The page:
Key Topics Covered
- Foundational AI algorithms that power things like NASA’s Mars Rover
- An introduction to AI concepts using Python as your base programming language
- Classical graph search algorithms
- Project reviews and feedback from over 1,400 people in the AI field
Course Duration and Pricing
This is a three-month course, with estimated study hours of between 12 and 15 per week, making it ideal for part-time learners who want to grasp the fundamentals of AI. Pricing is flexible, too. You can subscribe to the monthly version of the course via Udacity at a cost of £329 (approx. €377) per month or buy the whole thing upfront for £837 (approx. €959).
Course 3 – Master in Applied Data Science & AI (OPIT)
Those who’ve already completed a Bachelor’s degree in a computing or statistical subject may want to continue their full-time studies. OPIT’s Master’s program offers that opportunity, with its 100% online course being supported by experienced tutors who are available literally whenever you need them. The course contains both live and prerecorded content and the degree you receive carries European Qualification Framework accreditation.
Key Topics Covered
- Real-life business problems (and solutions) that use both AI and data science
- Python programming in the context of AI and data science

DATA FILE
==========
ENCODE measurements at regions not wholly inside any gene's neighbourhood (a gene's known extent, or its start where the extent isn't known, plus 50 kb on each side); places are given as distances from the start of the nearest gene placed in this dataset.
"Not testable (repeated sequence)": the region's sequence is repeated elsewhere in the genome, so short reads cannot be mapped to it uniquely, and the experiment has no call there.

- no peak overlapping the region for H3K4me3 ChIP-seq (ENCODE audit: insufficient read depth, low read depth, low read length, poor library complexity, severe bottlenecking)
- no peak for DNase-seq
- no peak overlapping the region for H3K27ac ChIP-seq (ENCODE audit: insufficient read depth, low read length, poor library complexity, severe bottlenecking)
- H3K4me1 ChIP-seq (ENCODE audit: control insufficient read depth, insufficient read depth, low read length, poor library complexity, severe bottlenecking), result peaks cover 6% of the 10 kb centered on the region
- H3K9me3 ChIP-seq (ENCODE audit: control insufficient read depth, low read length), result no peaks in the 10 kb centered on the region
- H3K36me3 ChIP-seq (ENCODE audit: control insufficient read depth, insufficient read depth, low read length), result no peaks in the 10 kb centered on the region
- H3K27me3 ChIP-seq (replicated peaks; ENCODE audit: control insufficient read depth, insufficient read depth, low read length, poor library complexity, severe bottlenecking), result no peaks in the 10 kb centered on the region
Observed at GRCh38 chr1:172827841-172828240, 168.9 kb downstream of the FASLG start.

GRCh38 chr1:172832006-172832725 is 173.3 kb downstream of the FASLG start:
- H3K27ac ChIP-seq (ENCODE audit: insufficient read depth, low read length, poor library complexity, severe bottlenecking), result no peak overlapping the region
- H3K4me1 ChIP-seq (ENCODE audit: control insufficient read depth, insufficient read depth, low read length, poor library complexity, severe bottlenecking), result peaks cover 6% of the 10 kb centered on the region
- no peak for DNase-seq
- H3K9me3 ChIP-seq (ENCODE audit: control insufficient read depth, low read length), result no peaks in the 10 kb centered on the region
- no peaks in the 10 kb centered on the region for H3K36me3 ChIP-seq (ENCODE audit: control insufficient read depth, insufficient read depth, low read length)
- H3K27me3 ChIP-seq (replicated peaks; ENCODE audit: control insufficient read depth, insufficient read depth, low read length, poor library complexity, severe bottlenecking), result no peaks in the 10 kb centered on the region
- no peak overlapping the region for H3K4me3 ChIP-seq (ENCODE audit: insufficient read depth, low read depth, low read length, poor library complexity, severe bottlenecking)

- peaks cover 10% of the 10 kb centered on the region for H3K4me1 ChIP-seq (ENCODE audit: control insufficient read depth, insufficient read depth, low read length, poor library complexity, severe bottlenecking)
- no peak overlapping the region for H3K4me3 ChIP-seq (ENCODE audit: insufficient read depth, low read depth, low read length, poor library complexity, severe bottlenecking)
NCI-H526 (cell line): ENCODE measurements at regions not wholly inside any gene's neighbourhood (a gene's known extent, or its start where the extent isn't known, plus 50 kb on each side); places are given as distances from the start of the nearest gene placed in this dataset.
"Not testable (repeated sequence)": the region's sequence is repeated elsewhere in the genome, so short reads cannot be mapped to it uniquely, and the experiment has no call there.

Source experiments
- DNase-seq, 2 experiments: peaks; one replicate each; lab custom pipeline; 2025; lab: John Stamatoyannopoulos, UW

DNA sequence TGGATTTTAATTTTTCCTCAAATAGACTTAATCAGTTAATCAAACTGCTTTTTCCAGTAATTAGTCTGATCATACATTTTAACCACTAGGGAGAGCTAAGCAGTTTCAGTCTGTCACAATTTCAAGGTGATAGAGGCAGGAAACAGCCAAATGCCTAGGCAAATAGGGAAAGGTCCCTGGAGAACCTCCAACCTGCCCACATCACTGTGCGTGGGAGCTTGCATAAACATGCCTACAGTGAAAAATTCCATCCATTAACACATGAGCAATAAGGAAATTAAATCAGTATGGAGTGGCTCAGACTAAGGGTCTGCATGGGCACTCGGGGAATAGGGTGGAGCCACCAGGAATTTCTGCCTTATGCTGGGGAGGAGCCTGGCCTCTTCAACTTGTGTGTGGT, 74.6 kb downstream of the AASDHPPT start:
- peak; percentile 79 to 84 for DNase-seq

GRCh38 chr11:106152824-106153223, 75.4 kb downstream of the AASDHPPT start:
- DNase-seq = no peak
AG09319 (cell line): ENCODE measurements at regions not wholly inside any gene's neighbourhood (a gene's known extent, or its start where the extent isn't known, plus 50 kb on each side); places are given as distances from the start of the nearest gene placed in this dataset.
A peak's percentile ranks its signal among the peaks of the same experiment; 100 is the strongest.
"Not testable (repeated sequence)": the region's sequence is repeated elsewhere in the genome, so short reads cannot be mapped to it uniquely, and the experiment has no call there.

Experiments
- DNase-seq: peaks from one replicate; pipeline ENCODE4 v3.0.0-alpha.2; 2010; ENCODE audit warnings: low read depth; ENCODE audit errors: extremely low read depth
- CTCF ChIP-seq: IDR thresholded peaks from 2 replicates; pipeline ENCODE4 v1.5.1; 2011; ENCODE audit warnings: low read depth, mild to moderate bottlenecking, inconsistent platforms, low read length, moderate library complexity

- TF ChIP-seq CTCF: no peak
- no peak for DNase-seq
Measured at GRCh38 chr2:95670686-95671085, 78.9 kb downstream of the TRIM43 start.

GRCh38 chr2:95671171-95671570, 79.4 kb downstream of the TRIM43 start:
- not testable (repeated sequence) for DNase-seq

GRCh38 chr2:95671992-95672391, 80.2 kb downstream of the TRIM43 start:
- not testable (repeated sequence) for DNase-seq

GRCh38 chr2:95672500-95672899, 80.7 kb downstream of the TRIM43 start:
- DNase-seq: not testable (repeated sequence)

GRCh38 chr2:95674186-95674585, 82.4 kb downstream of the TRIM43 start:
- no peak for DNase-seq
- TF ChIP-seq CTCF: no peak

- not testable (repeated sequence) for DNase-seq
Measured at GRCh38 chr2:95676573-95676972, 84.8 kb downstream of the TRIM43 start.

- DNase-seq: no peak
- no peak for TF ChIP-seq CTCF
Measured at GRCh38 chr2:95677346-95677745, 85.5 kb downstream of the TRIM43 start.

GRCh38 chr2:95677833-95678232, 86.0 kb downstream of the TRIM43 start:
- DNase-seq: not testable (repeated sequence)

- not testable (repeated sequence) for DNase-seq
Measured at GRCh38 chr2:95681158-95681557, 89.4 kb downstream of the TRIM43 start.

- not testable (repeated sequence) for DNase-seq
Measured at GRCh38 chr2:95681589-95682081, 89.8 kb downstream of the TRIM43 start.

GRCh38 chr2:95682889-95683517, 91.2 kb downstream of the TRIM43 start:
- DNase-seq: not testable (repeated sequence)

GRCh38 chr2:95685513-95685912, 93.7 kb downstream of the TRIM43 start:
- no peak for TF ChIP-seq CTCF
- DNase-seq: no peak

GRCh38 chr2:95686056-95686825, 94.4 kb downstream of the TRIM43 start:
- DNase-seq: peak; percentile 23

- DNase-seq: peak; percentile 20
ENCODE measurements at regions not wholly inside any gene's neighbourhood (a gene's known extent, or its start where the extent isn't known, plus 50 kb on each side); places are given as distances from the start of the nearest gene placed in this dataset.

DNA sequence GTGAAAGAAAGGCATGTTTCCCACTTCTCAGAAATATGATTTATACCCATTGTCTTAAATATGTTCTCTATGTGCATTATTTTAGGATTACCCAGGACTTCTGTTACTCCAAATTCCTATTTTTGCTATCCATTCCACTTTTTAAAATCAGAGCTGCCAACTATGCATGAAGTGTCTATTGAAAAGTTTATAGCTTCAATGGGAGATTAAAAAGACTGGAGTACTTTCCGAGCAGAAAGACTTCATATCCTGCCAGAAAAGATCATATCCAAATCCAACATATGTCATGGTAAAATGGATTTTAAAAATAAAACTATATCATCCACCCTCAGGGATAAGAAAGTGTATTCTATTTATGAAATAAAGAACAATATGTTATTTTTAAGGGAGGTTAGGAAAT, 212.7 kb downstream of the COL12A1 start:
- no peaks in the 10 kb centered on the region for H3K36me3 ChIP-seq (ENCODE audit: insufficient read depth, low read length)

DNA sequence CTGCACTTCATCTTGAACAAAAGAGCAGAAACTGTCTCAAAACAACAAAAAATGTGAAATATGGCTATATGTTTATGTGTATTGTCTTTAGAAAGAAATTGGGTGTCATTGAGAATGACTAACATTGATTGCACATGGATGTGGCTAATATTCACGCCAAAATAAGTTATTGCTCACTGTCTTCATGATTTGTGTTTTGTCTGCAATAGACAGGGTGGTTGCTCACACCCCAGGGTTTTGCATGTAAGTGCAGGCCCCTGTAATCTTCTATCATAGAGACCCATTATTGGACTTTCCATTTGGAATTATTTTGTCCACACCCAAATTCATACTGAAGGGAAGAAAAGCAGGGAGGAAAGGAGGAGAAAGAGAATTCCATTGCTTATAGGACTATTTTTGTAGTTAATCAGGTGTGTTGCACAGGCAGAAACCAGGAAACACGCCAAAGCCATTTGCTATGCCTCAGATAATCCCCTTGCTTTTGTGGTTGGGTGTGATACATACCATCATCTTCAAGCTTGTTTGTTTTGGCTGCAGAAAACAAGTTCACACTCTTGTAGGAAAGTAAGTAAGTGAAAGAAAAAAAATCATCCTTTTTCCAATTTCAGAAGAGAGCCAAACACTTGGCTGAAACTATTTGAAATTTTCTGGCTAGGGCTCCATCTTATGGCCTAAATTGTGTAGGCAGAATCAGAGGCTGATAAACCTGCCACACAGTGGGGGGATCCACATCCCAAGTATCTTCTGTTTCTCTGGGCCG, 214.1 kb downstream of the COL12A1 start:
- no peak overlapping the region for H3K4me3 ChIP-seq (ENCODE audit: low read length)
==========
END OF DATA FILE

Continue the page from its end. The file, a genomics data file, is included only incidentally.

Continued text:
- Business-related topics, such as the ethics surrounding AI usage and project management
- Applied machine learning and artificial intelligence techniques
Course Duration and Pricing
OPIT’s Master’s program is a full-time postgraduate course. The regular version takes 18 months of self-timed study to complete. A fast-track version is available, lasting for 12 months, for those who want a more intensive educational experience. The cost varies depending on when you enroll. Intakes occur in October of each year, with early birds paying a discounted price of €4,950, to save almost €1,500 on the usual €6,500 price.
Course 4 – AI Engineering Professional Certificate (IBM via Coursera)
For those looking for direct tutelage from professionals who already work in the AI field, IBM’s offering is one of the best AI courses online. It’s also ideal for beginners, with no experience in computing needed and a flexible schedule allows you to learn as and how you want. Those studying for formal degrees aren’t left out. The certificate you earn through this course counts toward your degree credit.
Key Topics Covered
- The foundations of machine learning and neural networks
- Machine learning algorithm deployment
- Neural network development using PyTorch, Keras, and TensorFlow
- Implementation of both supervised and unsupervised machine learning models
Course Duration and Pricing
Flexibility is the name of the game with this course. It lasts for eight months, with three hours of learning per week, though fast and full-time learners may be able to complete it much quicker. Enrollment begins in May of each year, and the first seven days of the course act as a free trial so you can get a taste of what it has to offer. It’s also fairly cheap, with the course costing around €125 if you go for the full eight-month option.
Benefits of Taking AI Courses